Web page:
So we come back to All Hallows Eve and its move on to All Saints Day … for in the Christian relooking, and moving on of the realities expressed in Samhein, there came a new sense.

Yes, the dark powers were reality. But more real, and indeed victorious, were the powers of God.

All places are God’s, and there are no others, were one of the senses that these Christians knew. There were not: Druid places and Christian places, or Good places and Bad places. All reality was ONE reality — in the end, it is all God’s.

So the ghoulies and ghosties have their day, then, their EVENING, before the last great day when all the Saints rise up and flow in victorious over their powers…

My son, walking to school the other day put it rather well I thought … we were talking about the connection between the two days … and he said

It’s like Star Wars — Halloween is like “the Empire Strikes Back”– the last lash back of the evil emperor…. All Saints is “The Return of the Jedi!”

Pretty good, I said, son. In fact, very good. It is just like that.

We Christians know something about how the movie comes out… deep in our souls and in the revelation that comes to us — the Jedi win out. The force of good swamps over the very real, but finally not victorious, dark powers.

That basic optimism of life is a uniquely Christian heritage.

Because, the truth is that life itself does not give a clear answer to the questions: “who wins?” or “does it even matter?”

On the raw data, there is as much room for cynicism and naked blood power, as for goodness and compassion… Neither side tips the scale….

As the tragedies of life question the goodness, so the inexplicable rises of good challenge the dark. …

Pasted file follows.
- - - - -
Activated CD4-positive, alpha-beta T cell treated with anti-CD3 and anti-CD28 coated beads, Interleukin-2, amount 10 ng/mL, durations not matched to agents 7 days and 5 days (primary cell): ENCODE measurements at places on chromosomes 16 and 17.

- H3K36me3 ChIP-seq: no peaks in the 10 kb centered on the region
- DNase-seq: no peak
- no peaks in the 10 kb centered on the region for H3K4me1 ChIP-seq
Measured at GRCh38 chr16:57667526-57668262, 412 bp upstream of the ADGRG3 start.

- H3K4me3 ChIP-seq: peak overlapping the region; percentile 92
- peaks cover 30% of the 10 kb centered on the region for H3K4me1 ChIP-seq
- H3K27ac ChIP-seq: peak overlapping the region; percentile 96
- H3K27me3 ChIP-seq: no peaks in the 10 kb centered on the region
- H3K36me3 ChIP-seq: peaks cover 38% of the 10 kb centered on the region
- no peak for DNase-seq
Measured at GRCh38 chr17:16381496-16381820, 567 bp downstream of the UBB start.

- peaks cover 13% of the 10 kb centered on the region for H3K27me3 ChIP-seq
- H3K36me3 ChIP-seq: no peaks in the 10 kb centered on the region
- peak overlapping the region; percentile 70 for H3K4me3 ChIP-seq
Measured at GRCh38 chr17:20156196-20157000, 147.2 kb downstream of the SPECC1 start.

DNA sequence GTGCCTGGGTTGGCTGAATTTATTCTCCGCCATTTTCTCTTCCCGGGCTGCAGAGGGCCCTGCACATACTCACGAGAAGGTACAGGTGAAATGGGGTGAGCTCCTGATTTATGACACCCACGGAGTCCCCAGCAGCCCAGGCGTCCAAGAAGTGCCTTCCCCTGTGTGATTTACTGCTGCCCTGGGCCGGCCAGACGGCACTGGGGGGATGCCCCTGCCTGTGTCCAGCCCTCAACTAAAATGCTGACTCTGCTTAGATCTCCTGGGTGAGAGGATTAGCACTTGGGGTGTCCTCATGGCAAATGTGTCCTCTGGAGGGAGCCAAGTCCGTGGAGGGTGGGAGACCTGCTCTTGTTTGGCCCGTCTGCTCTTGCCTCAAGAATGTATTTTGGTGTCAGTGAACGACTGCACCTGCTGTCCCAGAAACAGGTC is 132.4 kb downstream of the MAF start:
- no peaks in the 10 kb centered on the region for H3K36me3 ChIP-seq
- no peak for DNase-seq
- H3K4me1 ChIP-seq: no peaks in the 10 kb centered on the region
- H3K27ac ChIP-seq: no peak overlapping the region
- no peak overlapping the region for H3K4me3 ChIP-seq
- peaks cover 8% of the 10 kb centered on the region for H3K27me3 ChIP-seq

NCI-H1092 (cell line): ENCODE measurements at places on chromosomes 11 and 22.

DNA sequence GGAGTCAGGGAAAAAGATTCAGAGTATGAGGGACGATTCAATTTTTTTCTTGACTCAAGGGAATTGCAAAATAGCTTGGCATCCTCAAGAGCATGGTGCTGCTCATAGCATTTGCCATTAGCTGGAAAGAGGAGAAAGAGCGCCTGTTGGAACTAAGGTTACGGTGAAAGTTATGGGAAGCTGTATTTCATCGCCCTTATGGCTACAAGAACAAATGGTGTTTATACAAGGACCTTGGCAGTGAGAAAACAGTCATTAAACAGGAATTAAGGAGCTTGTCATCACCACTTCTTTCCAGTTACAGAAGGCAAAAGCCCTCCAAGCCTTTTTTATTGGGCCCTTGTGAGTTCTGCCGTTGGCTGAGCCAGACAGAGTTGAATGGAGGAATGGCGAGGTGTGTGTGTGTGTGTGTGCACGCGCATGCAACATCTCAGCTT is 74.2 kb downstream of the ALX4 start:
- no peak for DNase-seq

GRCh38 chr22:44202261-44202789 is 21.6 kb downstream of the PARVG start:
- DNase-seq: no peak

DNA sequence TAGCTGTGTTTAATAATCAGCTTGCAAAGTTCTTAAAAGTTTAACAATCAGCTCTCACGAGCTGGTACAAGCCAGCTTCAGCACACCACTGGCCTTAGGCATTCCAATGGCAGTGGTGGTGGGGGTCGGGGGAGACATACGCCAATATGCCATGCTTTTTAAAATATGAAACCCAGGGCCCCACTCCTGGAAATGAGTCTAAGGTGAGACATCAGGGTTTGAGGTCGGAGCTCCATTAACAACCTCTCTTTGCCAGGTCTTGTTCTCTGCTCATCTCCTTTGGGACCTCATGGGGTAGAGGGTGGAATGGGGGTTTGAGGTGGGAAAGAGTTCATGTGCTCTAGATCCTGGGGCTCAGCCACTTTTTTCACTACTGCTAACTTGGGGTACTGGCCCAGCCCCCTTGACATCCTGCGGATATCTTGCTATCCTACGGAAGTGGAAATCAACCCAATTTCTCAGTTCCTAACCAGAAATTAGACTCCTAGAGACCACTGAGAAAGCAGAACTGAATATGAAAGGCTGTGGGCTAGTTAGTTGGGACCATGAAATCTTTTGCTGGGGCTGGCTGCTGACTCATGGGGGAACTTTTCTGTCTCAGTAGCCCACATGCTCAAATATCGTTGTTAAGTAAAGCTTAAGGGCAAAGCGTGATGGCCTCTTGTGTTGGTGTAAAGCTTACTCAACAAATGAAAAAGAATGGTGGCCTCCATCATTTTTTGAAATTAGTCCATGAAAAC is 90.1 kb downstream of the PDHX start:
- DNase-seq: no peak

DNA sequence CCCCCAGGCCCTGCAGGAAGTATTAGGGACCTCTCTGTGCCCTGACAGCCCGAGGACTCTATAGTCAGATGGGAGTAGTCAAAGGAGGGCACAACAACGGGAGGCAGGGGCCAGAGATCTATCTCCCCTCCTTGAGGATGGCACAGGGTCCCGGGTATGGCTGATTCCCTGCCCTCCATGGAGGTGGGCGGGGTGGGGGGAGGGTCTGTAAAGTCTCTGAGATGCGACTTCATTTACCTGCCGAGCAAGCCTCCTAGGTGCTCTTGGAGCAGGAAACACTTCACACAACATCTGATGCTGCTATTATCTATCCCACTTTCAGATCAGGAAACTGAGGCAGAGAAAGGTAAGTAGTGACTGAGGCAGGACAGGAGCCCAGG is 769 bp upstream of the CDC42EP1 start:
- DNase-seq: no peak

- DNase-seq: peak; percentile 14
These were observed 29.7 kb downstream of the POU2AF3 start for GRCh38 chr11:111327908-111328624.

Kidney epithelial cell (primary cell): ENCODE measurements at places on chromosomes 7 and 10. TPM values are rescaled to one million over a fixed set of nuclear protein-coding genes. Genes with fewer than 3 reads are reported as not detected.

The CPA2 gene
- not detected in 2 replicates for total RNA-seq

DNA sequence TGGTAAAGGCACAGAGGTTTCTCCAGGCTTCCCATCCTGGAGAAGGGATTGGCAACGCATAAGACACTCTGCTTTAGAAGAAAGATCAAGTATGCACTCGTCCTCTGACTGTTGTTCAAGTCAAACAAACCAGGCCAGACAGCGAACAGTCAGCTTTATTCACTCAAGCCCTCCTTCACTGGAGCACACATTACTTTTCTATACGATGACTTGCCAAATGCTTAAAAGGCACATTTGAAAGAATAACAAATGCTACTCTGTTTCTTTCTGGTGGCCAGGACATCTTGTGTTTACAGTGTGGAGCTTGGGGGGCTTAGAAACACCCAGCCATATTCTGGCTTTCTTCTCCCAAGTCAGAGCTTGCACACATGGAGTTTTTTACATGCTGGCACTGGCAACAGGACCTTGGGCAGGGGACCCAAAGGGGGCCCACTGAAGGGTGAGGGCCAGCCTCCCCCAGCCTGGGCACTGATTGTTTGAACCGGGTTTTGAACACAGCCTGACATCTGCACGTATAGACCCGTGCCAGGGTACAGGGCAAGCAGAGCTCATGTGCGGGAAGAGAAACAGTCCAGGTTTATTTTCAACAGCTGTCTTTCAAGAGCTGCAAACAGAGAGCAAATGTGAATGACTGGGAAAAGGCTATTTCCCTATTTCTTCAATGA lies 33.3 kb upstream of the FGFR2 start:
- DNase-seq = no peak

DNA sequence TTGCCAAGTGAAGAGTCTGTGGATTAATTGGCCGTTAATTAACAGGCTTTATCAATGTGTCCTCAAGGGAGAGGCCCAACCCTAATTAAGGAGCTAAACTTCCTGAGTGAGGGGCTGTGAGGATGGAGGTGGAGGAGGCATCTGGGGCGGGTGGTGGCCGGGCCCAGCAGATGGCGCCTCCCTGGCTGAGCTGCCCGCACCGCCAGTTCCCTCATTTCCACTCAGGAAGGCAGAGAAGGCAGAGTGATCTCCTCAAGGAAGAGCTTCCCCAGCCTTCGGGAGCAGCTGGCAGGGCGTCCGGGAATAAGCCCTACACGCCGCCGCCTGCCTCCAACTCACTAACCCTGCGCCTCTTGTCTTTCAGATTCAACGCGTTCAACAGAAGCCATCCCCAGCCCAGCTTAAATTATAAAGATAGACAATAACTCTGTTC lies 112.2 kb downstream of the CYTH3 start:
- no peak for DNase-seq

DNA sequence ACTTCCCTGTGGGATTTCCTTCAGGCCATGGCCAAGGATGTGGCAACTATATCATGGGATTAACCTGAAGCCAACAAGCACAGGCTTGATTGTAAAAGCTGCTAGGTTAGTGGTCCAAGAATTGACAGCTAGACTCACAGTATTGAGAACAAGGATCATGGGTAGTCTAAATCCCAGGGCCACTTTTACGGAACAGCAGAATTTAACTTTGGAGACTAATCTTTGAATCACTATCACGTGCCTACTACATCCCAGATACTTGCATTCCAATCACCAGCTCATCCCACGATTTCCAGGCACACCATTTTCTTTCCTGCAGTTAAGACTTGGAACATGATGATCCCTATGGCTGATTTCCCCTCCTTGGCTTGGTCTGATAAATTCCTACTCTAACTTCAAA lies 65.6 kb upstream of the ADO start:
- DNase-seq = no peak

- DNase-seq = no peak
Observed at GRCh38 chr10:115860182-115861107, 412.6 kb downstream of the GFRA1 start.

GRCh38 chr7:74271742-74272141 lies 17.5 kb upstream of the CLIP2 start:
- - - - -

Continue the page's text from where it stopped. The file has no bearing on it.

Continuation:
But to pick one — to choose “who wins”— however you call it, it is an act of faith.

Our Christian ancestors could face into the druidic and other blood sacrifice / nature religions with credibility and a new promise.

They understood about blood. They understood about sacrifice. Only now, no human or animal life would ever need to be poured out again … because the blood of the ONE had been shed.

It is why the druids converted. It was not all guns and swords. But because the new faith took squarely the dark realities of life that these others understood, and moved them to a new, hope-filled place.

And that has not changed.

What our brothers and sisters knew then, we can know now. There is another reality we can grow into….

If we can reach back into our beast and bear sides — donning their skins to learn them from the inside … so also can we reach up to take upon us other skins … the skin of the saints… to raise us up.

We can touch into what it feels like from the inside– to be righteous … to be compassionate…. to be of God. And in the doing we can be moved there.


One of the failings of the secular society of the sixties was its naiveté. The secular culture thought, and still does, that if you got rid of “religions” then what you would find was sweetness and light … people being natural and nice to each other.

The reality, as cultures secularized, is that they uncover the blood power, rather than flower power, beneath their fragile surfaces … And so the children of our age toy with the dark and demonic realities — horror films and “Freddy Part 42” — the vampire kids of the New York City night life…

We can dress like the beasts or the saints. The choice is ours.

We become what we play at… what we dress up as…

I sing a song of the saints of God; the old hymn goes … the saints of God are just folks, like you and me.. …………and there’s not any reason, no not the least why you & I shouldn’t be ones too…

These youngsters being baptized this day have had a choice made for them — a choice for the side of the saints … a choice made on their behalf by those who love them….

What I want to say is:  Good choice….. Amen.

[The Rev. Canon Leonard Freeman; Was canon for communication at the National Cathedral in Washington D. C., Christ Church, Short Hills, New Jersey.]